An uncommon fissure had also emerged in the City Council, with some members supporting the plan despite Menchaca’s opposition, pointing to the 20,000 jobs and $100 million in tax revenue the project would generate, both of which are attractive to a city currently grappling with a pandemic-induced economic depression. Those lawmakers — politicians from across the boroughs — urged the Council to ignore the longstanding tradition of deferring to the local representative on land-use matters and to approve the plan.
So far, City Council Speaker Corey Johnson has demurred, but he gave a glimpse of his thinking at a press conference last week, saying “it’s important not to paper over” opposition from local politicians. Mayor Bill de Blasio, on the other hand, has stayed out of the issue entirely. That lack of political will set off alarm bells for Kimball, who conceded late on Tuesday that “the leadership needed to approve this development failed to emerge.”
“Over and over, we have heard from key decision makers that while the substance of the project is strong, the politics of the moment do not allow them to support any private development project,” Kimball continued. “Therefore, we have decided to withdraw our application and proceed with as-of-right leasing options.”
Where does Industry City go from here?
So what are “as-of-right leasing options”? Namely, last-mile warehouses and distribution facilities — think Amazon distribution centers — and the low-paying jobs that come with them, as well as additional office space. Asked last week what developers would do at the complex if the rezoning failed, Kimball pointed to both options: “That is not our vision for the Industry City campus, but if we’re left with only what we can do under [the existing zoning], there’s a very real possibility you’ll see a lot more of that,” he told reporters.
During a press briefing on Thursday, Kimball reiterated that approach, but also stressed that Industry City will continue to focus on leasing space to “creative small business.” He flatly rejected the possibility of eventually resubmitting the rezoning application, and called out elected officials for not doing more to support the effort. “For New York City to bounce back and thrive the private sector has to be welcomed, nurtured and allowed to prosper,” he said. “The narrative that private sector is the enemy has got to stop. Because how else are jobs going to be created? How else are budget deficits going to be filled?”
Meanwhile, after the application was withdrawn, community activists were quick to push for a broad public-planning initiative for waterfront neighborhoods across the city. “We need a public-waterfront plan to uplift working people throughout New York, from Sunset Park to Flushing,” said Antoinette Martinez, a lifelong Sunset Park resident and organizer with Protect Sunset Park.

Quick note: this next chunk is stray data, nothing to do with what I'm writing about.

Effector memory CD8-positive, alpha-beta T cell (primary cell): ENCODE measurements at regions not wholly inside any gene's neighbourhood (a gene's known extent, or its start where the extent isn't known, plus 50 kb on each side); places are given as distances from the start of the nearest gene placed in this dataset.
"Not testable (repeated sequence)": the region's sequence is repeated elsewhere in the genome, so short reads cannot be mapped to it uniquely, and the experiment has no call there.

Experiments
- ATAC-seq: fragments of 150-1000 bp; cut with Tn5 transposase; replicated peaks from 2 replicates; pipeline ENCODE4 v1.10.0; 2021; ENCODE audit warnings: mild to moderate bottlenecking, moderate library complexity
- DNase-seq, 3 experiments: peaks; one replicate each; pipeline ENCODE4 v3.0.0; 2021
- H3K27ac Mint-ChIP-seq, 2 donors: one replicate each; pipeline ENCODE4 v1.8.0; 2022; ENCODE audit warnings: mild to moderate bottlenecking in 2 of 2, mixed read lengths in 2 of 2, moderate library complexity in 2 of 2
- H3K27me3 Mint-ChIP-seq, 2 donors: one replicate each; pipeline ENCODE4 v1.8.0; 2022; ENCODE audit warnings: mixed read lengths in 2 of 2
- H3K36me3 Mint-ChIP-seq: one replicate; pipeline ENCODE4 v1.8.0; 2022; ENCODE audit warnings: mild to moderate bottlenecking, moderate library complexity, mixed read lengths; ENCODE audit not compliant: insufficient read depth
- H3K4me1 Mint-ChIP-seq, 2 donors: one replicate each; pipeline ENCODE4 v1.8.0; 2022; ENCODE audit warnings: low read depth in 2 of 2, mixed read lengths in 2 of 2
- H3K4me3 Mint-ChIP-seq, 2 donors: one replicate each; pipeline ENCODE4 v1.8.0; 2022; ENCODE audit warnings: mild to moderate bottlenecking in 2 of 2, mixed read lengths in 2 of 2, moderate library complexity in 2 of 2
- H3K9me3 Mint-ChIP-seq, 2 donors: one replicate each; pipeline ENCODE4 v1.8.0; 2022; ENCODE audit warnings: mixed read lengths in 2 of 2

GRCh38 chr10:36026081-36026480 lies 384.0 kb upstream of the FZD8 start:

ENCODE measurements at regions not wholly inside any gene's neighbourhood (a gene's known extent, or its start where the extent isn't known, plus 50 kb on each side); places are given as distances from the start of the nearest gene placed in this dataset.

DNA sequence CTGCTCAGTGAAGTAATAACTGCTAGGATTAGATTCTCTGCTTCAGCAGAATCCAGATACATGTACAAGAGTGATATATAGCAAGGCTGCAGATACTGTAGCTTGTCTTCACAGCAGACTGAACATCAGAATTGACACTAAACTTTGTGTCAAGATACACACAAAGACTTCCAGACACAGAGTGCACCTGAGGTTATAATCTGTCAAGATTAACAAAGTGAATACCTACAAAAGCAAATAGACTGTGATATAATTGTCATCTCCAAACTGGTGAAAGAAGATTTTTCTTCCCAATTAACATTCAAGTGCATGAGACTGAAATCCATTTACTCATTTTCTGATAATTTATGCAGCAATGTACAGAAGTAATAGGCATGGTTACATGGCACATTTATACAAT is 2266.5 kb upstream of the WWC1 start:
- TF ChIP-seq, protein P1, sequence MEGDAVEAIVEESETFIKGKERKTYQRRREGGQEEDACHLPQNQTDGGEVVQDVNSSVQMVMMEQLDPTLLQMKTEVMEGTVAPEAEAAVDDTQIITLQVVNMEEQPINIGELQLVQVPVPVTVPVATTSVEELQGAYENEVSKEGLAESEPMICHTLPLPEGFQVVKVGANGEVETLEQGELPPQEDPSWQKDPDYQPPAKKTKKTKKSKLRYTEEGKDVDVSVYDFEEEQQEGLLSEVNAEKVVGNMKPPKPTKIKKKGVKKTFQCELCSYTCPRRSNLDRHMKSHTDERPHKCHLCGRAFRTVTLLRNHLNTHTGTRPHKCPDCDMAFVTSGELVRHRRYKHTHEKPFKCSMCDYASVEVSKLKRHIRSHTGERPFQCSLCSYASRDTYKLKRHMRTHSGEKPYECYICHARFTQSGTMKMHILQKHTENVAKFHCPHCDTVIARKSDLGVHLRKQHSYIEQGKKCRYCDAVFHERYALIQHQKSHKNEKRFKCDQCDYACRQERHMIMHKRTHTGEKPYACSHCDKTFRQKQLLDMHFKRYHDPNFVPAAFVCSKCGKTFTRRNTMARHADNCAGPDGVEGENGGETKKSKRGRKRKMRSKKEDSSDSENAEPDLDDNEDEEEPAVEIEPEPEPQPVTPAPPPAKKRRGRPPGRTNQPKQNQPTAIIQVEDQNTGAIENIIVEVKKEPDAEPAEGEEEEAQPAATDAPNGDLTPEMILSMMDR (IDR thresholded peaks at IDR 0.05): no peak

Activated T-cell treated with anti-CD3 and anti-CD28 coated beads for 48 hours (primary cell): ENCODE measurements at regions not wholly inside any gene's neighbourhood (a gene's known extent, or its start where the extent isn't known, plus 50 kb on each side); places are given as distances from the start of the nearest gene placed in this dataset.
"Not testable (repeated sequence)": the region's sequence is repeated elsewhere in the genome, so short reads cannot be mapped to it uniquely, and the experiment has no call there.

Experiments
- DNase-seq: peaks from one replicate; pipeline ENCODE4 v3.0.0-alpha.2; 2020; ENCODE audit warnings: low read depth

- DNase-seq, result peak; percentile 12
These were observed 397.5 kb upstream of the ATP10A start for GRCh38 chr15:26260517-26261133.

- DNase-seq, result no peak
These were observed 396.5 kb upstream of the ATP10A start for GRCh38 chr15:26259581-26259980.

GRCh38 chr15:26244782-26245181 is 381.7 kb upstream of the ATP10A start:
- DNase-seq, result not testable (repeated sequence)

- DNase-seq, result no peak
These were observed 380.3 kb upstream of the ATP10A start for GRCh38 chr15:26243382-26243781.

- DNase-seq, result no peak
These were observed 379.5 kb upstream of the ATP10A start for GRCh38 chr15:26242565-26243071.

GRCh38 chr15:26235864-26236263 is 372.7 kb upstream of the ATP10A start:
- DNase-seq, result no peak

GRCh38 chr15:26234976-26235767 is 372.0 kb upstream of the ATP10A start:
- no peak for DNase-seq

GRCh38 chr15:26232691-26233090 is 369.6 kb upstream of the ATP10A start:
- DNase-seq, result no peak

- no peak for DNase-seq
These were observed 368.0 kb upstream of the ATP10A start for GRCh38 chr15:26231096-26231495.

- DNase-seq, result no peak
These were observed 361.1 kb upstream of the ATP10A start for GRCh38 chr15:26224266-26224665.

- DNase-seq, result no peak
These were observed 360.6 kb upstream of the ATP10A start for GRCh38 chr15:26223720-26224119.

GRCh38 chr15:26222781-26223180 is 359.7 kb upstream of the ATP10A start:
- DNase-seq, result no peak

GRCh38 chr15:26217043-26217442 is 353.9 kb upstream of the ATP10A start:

What are the implications for future rezonings?
The fight over Industry City was the biggest clash over development in the five boroughs since the collapse of Amazon HQ2 in Long Island City last year, and the proposal’s defeat reflects the growing strength of progressive activists. Many were quick to dub the failed rezoning “Amazon 2.” But unlike that scheme, which included a whopping $3 billion in public subsidies, Industry City was purely a private endeavor and was more in line with the typical large-scale rezoning projects designed to reshape a corner of a neighborhood. The implications of its defeat are likely far-reaching, and may influence who will shape future development in the city as it recovers from its worst crisis in half a century.
Business and development leaders were quick to express dismay over the defeat. The Real Estate Board of New York blamed political posturing for the project’s failure. “One is left to consider how bad conditions in New York City must get before our political leaders realize that our recovery must be premised on job creation and private investment that will yield the tax revenue to pay for government services,” REBNY President James Whelan said Wednesday. Councilmember Eric Ulrich, a Republican from Queens, put it more bluntly on Twitter, “NYC is going to shit. God save us!”
Less nihilistically, now that the rezoning has been scratched, Menchaca points to the possibility of exploring green-jobs proposals that would promote industry at the site, like in proposals put forward by UPROSE. “People power has triumphed,” Menchaca said. “Our work continues as community voice drives future growth of our neighborhood.”